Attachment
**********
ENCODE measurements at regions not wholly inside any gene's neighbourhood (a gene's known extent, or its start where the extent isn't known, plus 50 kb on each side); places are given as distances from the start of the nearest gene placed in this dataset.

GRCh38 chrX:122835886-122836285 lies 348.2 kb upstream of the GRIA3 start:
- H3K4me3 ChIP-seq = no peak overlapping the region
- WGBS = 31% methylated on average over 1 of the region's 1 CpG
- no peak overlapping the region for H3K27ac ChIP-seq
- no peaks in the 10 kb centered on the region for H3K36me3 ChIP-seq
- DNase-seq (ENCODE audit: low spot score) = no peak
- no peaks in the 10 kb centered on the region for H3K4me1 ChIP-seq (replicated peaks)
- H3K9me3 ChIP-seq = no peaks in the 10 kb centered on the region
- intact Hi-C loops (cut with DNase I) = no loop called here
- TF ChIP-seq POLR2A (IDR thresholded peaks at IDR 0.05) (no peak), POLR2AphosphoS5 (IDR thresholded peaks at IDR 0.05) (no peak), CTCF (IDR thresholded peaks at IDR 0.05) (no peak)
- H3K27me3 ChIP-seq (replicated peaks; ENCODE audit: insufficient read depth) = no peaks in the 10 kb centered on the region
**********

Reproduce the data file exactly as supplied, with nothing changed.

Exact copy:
ENCODE measurements at regions not wholly inside any gene's neighbourhood (a gene's known extent, or its start where the extent isn't known, plus 50 kb on each side); places are given as distances from the start of the nearest gene placed in this dataset.

GRCh38 chrX:122835886-122836285 lies 348.2 kb upstream of the GRIA3 start:
- H3K4me3 ChIP-seq = no peak overlapping the region
- WGBS = 31% methylated on average over 1 of the region's 1 CpG
- no peak overlapping the region for H3K27ac ChIP-seq
- no peaks in the 10 kb centered on the region for H3K36me3 ChIP-seq
- DNase-seq (ENCODE audit: low spot score) = no peak
- no peaks in the 10 kb centered on the region for H3K4me1 ChIP-seq (replicated peaks)
- H3K9me3 ChIP-seq = no peaks in the 10 kb centered on the region
- intact Hi-C loops (cut with DNase I) = no loop called here
- TF ChIP-seq POLR2A (IDR thresholded peaks at IDR 0.05) (no peak), POLR2AphosphoS5 (IDR thresholded peaks at IDR 0.05) (no peak), CTCF (IDR thresholded peaks at IDR 0.05) (no peak)
- H3K27me3 ChIP-seq (replicated peaks; ENCODE audit: insufficient read depth) = no peaks in the 10 kb centered on the region